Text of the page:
THE EUROPEAN Central Bank today signalled it would begin to withdraw its emergency support for the eurozone economy, the first major central bank to do so.
It has been buying up e80 billion a month. Analysts think that could fall to e70 billion or e60 billion, though the ECB wasn’t exact.
It said in a statement: “Based on a joint assessment of financing conditions and the inflation outlook, the Governing Council judges that favourable financing conditions can be maintained with a moderately lower pace of net asset purchases under the (PEPP) than in the previous two quarters.”
Hinesh Patel, portfolio manager at Quilter Investors, said:
“It may be small but it is noteworthy that the European Central Bank has beaten the Federal Reserve to the punch and is tapering its support first. It was thought developed economies would wait for the Fed to move first and react accordingly, but these are not normal times for monetary policy.”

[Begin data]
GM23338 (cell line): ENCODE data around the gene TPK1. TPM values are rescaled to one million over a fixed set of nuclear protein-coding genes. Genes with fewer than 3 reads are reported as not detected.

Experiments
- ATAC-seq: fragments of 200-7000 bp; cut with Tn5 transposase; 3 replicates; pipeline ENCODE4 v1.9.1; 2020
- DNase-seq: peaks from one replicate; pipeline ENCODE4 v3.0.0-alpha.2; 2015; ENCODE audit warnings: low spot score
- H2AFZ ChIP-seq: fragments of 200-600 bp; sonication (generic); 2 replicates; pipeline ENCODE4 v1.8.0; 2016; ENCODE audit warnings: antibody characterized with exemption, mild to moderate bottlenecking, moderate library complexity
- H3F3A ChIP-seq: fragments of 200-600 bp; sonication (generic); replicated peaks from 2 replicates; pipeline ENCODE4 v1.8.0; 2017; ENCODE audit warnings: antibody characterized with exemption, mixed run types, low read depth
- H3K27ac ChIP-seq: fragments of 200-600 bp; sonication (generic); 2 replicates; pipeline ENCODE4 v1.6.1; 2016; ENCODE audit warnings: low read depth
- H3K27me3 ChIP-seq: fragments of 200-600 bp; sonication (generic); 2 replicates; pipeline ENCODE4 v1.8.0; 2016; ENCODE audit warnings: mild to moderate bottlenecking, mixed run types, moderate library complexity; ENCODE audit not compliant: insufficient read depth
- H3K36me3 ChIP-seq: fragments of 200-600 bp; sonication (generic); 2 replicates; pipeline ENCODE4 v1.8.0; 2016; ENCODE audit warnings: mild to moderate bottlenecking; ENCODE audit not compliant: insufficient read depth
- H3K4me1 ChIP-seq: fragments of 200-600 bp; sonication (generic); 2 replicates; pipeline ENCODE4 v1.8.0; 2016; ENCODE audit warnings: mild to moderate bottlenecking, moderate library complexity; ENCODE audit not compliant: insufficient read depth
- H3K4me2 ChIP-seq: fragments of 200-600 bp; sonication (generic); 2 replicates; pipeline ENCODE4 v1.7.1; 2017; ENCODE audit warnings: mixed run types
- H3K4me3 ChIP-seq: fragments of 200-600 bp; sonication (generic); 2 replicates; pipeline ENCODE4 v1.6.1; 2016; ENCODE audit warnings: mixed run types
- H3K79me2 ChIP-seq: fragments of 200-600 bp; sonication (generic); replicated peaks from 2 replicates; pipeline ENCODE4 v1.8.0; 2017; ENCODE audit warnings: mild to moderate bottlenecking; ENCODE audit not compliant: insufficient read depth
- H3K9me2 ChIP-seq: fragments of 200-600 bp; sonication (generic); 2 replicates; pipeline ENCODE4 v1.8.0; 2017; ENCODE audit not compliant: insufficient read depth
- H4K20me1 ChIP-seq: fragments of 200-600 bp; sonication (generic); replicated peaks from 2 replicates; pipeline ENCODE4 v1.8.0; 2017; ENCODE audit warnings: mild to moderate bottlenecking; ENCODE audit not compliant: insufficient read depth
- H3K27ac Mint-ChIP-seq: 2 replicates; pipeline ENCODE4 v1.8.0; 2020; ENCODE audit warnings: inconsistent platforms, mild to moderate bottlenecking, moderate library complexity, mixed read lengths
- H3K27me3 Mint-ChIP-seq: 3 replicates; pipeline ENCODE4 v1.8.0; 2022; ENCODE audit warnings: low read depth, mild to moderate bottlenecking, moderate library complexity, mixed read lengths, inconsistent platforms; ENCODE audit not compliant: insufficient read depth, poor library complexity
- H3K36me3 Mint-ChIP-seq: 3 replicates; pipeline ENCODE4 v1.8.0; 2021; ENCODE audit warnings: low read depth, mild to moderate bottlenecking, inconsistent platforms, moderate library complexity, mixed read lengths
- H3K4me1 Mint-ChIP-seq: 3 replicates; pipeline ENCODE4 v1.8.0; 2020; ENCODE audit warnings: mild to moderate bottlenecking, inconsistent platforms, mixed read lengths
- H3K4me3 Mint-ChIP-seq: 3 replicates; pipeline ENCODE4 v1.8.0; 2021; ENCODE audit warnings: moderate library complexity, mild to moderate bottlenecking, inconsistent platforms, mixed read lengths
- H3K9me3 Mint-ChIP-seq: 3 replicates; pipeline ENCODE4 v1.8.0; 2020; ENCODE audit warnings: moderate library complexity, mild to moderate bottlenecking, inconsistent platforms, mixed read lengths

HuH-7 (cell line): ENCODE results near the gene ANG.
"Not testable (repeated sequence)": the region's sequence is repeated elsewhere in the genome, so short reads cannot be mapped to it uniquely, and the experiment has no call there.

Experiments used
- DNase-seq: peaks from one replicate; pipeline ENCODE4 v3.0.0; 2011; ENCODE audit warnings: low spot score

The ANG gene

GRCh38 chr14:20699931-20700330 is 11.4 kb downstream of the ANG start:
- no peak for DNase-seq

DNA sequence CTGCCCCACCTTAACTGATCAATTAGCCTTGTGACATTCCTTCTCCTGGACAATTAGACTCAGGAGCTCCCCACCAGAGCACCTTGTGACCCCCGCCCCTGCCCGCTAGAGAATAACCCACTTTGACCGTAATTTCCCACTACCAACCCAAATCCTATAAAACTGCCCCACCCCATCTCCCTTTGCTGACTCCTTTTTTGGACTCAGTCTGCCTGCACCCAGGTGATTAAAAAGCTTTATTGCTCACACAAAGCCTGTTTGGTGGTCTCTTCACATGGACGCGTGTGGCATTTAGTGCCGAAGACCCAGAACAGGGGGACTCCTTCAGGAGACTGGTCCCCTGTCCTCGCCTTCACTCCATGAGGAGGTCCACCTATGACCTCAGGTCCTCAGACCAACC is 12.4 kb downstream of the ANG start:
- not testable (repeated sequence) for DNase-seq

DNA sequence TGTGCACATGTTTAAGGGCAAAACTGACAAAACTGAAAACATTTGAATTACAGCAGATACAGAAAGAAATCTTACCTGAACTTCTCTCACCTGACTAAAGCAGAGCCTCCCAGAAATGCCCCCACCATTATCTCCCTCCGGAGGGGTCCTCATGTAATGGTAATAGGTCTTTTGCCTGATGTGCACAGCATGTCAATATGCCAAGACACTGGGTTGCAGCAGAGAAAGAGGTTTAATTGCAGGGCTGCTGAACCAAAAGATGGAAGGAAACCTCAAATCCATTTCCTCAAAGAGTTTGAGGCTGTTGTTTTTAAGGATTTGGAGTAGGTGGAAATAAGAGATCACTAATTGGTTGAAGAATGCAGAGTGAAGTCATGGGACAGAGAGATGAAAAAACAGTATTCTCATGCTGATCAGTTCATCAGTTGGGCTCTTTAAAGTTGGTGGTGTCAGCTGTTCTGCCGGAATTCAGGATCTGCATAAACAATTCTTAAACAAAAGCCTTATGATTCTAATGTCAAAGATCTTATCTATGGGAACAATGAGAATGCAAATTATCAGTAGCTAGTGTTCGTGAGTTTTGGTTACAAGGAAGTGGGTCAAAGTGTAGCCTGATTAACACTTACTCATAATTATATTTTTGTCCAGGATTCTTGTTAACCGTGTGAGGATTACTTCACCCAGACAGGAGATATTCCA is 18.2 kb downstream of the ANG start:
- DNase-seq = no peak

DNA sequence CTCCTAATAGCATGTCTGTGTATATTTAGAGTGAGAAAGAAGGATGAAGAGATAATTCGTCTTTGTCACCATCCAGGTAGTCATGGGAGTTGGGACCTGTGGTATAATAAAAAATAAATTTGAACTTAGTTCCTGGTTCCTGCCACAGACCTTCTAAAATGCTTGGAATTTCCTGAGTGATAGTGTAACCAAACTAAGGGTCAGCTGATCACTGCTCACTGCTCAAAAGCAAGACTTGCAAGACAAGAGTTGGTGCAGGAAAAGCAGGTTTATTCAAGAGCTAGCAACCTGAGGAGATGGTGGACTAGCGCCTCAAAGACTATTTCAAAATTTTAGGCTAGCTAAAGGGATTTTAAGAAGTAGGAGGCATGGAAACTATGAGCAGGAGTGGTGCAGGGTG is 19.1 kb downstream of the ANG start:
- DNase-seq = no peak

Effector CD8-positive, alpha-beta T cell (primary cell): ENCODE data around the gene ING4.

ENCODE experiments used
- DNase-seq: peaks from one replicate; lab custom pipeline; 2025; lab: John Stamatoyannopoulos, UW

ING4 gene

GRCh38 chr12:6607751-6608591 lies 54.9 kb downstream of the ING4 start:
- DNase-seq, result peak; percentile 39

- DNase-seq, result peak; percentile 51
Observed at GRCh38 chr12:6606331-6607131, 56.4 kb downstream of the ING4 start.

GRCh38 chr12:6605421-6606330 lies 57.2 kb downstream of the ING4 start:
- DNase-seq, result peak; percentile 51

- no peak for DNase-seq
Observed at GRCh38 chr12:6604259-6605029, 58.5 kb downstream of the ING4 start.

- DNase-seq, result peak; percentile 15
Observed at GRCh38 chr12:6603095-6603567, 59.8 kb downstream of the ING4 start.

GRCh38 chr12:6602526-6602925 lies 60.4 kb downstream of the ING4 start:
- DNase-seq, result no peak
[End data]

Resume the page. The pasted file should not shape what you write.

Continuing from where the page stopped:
Markets were jittery ahead of the ECB news. In particular, traders are worried what happens if the ECB and the US Federal Reserve pull back from emergency support for the economy at the same time.
As the ECBs Christine Lagarde prepared to speak, the FTSE 100 was down 70 points, 1%, at 7025.
Alastair George, Equity Strategist at Edison Group, said: “Today’s ECB decision moderates the pace of the Pandemic emergency purchase program (PEPP) asset purchases. We believe this is a nod to more hawkish recent ECB policymakers’ comments on the duration of the ECB’s emergency policies, given the narrowing of output gaps in the eurozone and sharply rising inflation.
The ECB repeated that interest rates will remain at their present or lower levels until inflation is seen reaching 2%.
“This may also imply a transitory period in which inflation is moderately above target,” the ECB added.
Yesterday, the Fed said the US economy has “downshifted slightly”.